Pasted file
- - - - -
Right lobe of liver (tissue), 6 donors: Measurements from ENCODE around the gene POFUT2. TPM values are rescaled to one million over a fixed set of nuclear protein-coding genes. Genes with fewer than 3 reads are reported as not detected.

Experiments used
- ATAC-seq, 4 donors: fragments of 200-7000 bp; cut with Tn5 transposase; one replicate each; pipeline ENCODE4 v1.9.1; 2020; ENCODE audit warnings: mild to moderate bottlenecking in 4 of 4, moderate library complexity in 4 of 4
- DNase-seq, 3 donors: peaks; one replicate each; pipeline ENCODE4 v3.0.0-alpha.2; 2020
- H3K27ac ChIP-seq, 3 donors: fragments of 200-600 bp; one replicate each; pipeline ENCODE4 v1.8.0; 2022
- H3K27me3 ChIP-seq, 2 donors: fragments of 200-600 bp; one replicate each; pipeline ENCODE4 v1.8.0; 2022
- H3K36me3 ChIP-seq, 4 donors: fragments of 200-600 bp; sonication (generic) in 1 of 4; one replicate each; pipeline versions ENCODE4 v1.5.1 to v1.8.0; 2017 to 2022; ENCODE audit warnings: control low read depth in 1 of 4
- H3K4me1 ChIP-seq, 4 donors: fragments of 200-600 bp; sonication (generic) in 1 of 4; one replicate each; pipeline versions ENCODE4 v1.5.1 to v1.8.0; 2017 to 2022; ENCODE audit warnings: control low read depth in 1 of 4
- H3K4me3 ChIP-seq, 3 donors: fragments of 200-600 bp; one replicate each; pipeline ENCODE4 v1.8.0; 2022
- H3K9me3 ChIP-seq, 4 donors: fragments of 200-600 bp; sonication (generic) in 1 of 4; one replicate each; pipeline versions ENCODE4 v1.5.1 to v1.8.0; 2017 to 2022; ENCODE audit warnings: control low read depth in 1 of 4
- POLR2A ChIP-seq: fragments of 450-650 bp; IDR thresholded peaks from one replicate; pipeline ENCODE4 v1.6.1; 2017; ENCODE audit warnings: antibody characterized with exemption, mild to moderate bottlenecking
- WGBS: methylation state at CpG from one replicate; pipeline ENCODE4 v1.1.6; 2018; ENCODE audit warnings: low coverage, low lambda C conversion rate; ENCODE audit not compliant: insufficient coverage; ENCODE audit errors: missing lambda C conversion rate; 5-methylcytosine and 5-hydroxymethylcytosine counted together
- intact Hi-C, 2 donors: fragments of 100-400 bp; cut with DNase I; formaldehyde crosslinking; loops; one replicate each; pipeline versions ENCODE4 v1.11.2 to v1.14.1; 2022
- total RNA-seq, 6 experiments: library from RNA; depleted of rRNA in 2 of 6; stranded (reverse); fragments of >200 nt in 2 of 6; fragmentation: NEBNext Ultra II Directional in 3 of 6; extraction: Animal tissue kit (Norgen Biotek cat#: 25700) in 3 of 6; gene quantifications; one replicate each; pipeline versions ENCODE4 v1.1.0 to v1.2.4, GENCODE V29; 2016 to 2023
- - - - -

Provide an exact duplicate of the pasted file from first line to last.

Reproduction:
Right lobe of liver (tissue), 6 donors: Measurements from ENCODE around the gene POFUT2. TPM values are rescaled to one million over a fixed set of nuclear protein-coding genes. Genes with fewer than 3 reads are reported as not detected.

Experiments used
- ATAC-seq, 4 donors: fragments of 200-7000 bp; cut with Tn5 transposase; one replicate each; pipeline ENCODE4 v1.9.1; 2020; ENCODE audit warnings: mild to moderate bottlenecking in 4 of 4, moderate library complexity in 4 of 4
- DNase-seq, 3 donors: peaks; one replicate each; pipeline ENCODE4 v3.0.0-alpha.2; 2020
- H3K27ac ChIP-seq, 3 donors: fragments of 200-600 bp; one replicate each; pipeline ENCODE4 v1.8.0; 2022
- H3K27me3 ChIP-seq, 2 donors: fragments of 200-600 bp; one replicate each; pipeline ENCODE4 v1.8.0; 2022
- H3K36me3 ChIP-seq, 4 donors: fragments of 200-600 bp; sonication (generic) in 1 of 4; one replicate each; pipeline versions ENCODE4 v1.5.1 to v1.8.0; 2017 to 2022; ENCODE audit warnings: control low read depth in 1 of 4
- H3K4me1 ChIP-seq, 4 donors: fragments of 200-600 bp; sonication (generic) in 1 of 4; one replicate each; pipeline versions ENCODE4 v1.5.1 to v1.8.0; 2017 to 2022; ENCODE audit warnings: control low read depth in 1 of 4
- H3K4me3 ChIP-seq, 3 donors: fragments of 200-600 bp; one replicate each; pipeline ENCODE4 v1.8.0; 2022
- H3K9me3 ChIP-seq, 4 donors: fragments of 200-600 bp; sonication (generic) in 1 of 4; one replicate each; pipeline versions ENCODE4 v1.5.1 to v1.8.0; 2017 to 2022; ENCODE audit warnings: control low read depth in 1 of 4
- POLR2A ChIP-seq: fragments of 450-650 bp; IDR thresholded peaks from one replicate; pipeline ENCODE4 v1.6.1; 2017; ENCODE audit warnings: antibody characterized with exemption, mild to moderate bottlenecking
- WGBS: methylation state at CpG from one replicate; pipeline ENCODE4 v1.1.6; 2018; ENCODE audit warnings: low coverage, low lambda C conversion rate; ENCODE audit not compliant: insufficient coverage; ENCODE audit errors: missing lambda C conversion rate; 5-methylcytosine and 5-hydroxymethylcytosine counted together
- intact Hi-C, 2 donors: fragments of 100-400 bp; cut with DNase I; formaldehyde crosslinking; loops; one replicate each; pipeline versions ENCODE4 v1.11.2 to v1.14.1; 2022
- total RNA-seq, 6 experiments: library from RNA; depleted of rRNA in 2 of 6; stranded (reverse); fragments of >200 nt in 2 of 6; fragmentation: NEBNext Ultra II Directional in 3 of 6; extraction: Animal tissue kit (Norgen Biotek cat#: 25700) in 3 of 6; gene quantifications; one replicate each; pipeline versions ENCODE4 v1.1.0 to v1.2.4, GENCODE V29; 2016 to 2023